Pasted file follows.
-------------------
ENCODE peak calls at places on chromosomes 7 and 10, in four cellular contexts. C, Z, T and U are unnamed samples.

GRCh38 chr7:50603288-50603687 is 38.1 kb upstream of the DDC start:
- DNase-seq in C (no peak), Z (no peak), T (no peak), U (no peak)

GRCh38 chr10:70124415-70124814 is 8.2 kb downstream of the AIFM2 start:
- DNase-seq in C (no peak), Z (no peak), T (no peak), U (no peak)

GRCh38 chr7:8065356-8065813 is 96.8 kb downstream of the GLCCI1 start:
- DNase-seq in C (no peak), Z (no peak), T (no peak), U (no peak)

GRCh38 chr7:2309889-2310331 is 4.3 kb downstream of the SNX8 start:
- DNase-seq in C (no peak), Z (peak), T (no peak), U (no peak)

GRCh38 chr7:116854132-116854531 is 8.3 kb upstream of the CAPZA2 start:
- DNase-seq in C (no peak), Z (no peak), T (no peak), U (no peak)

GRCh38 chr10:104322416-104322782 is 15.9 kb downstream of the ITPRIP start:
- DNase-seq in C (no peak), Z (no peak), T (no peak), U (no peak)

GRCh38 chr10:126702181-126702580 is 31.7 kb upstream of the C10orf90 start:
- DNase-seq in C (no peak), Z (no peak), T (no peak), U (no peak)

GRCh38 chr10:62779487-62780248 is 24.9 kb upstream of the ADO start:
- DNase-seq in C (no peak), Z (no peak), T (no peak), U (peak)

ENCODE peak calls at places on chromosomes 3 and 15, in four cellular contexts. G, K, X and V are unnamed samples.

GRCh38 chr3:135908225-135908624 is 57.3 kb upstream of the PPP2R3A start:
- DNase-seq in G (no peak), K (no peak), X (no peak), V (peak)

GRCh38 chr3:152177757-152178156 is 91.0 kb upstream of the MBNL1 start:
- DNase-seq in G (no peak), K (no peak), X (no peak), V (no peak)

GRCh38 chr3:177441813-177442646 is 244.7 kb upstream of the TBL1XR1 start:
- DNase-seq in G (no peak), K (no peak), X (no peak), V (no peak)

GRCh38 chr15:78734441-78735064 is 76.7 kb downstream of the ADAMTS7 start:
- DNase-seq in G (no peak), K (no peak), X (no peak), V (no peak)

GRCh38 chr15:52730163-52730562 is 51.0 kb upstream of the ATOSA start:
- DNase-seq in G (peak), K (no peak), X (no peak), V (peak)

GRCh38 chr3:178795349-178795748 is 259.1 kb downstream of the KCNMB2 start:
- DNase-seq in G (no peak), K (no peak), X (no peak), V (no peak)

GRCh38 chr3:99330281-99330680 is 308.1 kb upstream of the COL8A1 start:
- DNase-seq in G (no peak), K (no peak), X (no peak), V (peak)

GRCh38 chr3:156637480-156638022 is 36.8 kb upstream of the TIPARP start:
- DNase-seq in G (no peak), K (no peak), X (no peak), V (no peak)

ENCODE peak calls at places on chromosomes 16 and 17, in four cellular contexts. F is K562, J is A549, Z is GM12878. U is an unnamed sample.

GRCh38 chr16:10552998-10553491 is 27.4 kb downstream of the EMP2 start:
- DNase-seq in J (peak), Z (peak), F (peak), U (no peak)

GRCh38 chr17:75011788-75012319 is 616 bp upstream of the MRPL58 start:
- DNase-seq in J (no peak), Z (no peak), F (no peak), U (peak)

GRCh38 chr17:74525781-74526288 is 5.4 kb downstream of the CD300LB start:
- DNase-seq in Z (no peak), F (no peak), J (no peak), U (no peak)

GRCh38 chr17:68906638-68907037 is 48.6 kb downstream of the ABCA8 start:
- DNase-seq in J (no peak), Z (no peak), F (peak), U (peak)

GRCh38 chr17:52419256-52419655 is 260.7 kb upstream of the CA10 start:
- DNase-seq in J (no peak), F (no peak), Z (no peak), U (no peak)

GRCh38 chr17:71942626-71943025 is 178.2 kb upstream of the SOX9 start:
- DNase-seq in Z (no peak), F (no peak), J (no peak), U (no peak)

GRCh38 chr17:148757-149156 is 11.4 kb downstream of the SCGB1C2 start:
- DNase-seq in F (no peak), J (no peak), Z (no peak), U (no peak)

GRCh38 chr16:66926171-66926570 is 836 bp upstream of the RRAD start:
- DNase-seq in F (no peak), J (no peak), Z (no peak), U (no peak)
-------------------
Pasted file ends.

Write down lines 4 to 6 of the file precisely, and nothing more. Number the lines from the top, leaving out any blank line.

GRCh38 chr10:70124415-70124814 is 8.2 kb downstream of the AIFM2 start:
- DNase-seq in C (no peak), Z (no peak), T (no peak), U (no peak)

GRCh38 chr7:8065356-8065813 is 96.8 kb downstream of the GLCCI1 start: